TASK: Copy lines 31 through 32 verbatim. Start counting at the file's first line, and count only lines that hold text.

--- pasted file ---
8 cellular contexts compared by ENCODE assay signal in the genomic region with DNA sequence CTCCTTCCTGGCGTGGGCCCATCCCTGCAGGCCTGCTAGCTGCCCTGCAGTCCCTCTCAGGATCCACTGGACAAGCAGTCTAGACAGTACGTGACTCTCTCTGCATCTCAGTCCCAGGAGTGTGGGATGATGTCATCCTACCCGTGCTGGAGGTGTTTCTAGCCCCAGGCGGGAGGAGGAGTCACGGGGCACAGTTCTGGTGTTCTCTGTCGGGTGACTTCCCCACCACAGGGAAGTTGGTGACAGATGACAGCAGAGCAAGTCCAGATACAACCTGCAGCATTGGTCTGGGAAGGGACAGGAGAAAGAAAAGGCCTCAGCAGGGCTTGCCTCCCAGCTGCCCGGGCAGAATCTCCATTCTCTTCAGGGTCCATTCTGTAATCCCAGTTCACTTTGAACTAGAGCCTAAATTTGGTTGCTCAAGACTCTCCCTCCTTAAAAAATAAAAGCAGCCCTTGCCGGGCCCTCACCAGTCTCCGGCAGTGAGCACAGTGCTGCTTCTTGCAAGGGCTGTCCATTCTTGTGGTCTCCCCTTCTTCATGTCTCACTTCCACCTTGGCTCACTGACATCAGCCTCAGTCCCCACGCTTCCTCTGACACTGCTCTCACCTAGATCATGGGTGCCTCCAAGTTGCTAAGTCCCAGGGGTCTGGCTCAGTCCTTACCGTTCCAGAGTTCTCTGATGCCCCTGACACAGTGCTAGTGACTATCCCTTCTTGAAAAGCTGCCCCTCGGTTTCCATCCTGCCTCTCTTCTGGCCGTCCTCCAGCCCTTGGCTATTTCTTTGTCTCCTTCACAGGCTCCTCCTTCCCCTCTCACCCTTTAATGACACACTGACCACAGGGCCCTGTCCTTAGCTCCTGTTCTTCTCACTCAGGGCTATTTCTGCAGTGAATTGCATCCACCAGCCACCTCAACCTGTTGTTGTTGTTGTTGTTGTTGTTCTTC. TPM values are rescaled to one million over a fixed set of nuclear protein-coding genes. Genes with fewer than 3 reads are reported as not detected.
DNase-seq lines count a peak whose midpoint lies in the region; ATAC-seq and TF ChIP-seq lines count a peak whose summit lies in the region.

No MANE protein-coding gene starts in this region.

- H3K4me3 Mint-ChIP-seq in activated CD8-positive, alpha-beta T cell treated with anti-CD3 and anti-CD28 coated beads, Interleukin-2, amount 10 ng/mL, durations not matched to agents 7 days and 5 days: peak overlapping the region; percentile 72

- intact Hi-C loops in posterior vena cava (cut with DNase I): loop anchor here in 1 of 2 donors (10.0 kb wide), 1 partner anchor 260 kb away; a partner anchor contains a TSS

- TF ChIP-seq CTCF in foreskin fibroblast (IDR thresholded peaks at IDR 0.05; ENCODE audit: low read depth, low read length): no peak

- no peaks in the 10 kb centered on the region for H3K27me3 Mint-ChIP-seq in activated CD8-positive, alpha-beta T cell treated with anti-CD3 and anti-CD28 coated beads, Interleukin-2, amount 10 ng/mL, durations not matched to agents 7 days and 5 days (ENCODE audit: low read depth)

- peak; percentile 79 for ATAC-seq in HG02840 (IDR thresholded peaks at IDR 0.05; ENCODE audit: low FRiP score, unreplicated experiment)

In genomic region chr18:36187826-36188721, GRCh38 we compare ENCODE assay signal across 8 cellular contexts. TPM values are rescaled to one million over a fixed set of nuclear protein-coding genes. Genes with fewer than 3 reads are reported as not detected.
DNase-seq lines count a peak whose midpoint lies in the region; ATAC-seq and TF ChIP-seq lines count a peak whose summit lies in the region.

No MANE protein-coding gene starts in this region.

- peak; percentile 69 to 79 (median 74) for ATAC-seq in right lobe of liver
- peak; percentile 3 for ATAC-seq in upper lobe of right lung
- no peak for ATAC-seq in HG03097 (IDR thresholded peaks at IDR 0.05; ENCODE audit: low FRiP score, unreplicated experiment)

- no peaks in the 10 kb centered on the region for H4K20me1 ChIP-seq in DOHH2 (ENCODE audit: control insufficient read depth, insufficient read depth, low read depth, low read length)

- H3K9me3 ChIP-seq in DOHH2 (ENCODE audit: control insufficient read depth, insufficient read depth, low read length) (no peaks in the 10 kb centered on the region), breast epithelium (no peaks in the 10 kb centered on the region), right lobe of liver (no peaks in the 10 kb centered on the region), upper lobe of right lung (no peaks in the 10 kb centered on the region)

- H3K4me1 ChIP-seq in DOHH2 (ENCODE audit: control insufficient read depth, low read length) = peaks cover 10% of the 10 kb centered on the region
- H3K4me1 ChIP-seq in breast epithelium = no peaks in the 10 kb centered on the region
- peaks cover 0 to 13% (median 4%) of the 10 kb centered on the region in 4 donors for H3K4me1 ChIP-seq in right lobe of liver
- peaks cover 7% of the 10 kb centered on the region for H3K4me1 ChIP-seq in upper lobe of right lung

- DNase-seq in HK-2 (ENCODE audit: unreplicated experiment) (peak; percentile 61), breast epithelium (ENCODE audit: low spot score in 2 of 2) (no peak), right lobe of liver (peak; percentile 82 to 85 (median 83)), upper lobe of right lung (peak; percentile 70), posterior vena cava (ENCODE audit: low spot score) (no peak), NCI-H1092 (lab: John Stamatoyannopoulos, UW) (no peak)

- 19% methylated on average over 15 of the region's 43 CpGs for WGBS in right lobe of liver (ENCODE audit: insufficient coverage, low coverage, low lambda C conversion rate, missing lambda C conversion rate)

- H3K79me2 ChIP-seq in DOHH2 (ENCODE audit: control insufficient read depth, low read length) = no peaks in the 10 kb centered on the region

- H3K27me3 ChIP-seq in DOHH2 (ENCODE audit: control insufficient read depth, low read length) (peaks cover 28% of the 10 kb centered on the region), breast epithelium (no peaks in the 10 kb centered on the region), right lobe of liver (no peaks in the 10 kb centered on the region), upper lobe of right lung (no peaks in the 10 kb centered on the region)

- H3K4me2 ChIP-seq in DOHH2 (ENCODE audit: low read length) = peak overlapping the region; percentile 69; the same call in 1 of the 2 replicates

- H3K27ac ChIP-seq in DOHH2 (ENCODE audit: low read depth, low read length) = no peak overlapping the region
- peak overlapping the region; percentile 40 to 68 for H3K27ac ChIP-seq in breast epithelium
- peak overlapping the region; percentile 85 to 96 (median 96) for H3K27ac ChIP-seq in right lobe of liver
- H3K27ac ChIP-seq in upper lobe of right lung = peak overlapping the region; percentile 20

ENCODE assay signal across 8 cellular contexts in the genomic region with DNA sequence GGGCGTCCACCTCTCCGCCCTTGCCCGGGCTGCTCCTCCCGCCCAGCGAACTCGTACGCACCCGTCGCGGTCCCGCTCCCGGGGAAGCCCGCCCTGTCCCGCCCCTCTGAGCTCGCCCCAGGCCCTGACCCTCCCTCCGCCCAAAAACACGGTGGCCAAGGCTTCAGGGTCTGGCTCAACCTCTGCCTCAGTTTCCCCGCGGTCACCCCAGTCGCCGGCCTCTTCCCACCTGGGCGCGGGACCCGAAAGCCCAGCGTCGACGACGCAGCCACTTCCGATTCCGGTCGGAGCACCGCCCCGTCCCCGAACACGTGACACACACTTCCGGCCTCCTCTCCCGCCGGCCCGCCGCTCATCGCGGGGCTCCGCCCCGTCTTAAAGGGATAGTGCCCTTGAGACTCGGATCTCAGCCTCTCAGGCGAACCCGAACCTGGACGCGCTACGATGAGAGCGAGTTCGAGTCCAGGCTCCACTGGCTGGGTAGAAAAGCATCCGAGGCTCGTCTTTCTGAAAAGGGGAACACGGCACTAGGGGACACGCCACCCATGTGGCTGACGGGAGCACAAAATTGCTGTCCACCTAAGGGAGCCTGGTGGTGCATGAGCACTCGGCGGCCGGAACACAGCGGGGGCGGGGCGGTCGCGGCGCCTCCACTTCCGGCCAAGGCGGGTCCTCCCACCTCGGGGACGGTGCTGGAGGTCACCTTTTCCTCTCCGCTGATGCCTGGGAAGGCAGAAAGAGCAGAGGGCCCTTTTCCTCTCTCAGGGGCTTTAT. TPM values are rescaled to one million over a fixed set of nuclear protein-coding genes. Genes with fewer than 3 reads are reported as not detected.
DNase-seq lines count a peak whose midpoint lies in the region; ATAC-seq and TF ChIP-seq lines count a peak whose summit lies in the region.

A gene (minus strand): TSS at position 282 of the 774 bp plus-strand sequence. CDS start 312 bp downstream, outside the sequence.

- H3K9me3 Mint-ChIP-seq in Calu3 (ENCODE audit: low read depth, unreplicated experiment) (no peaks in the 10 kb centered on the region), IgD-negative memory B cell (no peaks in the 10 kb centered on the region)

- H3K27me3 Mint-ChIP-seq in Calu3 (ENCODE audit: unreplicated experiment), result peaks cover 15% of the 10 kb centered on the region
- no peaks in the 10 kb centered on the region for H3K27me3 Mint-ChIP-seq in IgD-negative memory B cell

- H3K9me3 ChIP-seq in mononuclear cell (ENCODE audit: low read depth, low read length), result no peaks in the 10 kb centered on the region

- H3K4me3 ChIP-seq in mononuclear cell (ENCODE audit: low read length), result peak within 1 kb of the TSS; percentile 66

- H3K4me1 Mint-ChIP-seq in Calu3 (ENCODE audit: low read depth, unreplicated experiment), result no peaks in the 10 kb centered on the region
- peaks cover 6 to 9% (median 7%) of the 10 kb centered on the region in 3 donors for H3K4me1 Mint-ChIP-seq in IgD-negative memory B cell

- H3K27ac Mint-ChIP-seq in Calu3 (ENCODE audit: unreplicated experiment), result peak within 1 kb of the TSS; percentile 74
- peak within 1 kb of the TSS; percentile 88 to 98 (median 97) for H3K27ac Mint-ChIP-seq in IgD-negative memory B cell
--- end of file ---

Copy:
DNase-seq lines count a peak whose midpoint lies in the region; ATAC-seq and TF ChIP-seq lines count a peak whose summit lies in the region.

A gene (minus strand): TSS at position 282 of the 774 bp plus-strand sequence. CDS start 312 bp downstream, outside the sequence.